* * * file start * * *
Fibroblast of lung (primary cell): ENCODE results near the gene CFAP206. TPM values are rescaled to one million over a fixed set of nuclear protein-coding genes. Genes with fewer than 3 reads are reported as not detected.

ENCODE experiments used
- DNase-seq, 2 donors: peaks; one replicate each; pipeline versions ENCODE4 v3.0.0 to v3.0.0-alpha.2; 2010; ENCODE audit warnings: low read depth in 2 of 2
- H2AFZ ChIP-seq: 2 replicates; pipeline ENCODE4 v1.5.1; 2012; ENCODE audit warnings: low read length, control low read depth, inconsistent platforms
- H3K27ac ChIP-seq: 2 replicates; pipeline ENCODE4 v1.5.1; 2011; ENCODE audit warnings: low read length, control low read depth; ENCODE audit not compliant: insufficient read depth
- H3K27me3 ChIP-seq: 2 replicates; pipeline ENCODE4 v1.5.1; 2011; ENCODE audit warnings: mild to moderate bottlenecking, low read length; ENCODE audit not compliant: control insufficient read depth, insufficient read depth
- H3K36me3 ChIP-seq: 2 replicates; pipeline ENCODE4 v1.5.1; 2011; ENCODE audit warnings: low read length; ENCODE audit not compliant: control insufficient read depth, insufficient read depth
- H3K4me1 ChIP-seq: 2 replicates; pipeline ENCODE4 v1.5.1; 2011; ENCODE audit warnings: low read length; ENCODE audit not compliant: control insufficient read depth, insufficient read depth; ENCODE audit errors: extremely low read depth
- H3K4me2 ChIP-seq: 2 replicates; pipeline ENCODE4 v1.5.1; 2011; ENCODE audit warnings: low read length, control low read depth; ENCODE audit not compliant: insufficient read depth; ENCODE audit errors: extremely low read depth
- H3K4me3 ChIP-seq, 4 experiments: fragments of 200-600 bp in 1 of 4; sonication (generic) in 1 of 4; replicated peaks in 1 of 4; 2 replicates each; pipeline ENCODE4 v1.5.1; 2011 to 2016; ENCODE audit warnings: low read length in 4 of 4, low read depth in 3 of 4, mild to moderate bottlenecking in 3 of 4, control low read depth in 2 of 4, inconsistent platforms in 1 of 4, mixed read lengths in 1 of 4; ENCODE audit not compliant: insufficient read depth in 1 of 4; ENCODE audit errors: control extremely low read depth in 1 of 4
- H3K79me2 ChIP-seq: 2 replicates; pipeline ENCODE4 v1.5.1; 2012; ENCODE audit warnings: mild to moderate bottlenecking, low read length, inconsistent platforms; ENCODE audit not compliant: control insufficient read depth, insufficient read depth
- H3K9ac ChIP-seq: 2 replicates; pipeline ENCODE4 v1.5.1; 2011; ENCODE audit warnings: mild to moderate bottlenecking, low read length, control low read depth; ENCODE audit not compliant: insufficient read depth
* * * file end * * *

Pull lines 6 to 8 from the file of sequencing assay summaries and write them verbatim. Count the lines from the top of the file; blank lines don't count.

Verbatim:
- H3K27me3 ChIP-seq: 2 replicates; pipeline ENCODE4 v1.5.1; 2011; ENCODE audit warnings: mild to moderate bottlenecking, low read length; ENCODE audit not compliant: control insufficient read depth, insufficient read depth
- H3K36me3 ChIP-seq: 2 replicates; pipeline ENCODE4 v1.5.1; 2011; ENCODE audit warnings: low read length; ENCODE audit not compliant: control insufficient read depth, insufficient read depth
- H3K4me1 ChIP-seq: 2 replicates; pipeline ENCODE4 v1.5.1; 2011; ENCODE audit warnings: low read length; ENCODE audit not compliant: control insufficient read depth, insufficient read depth; ENCODE audit errors: extremely low read depth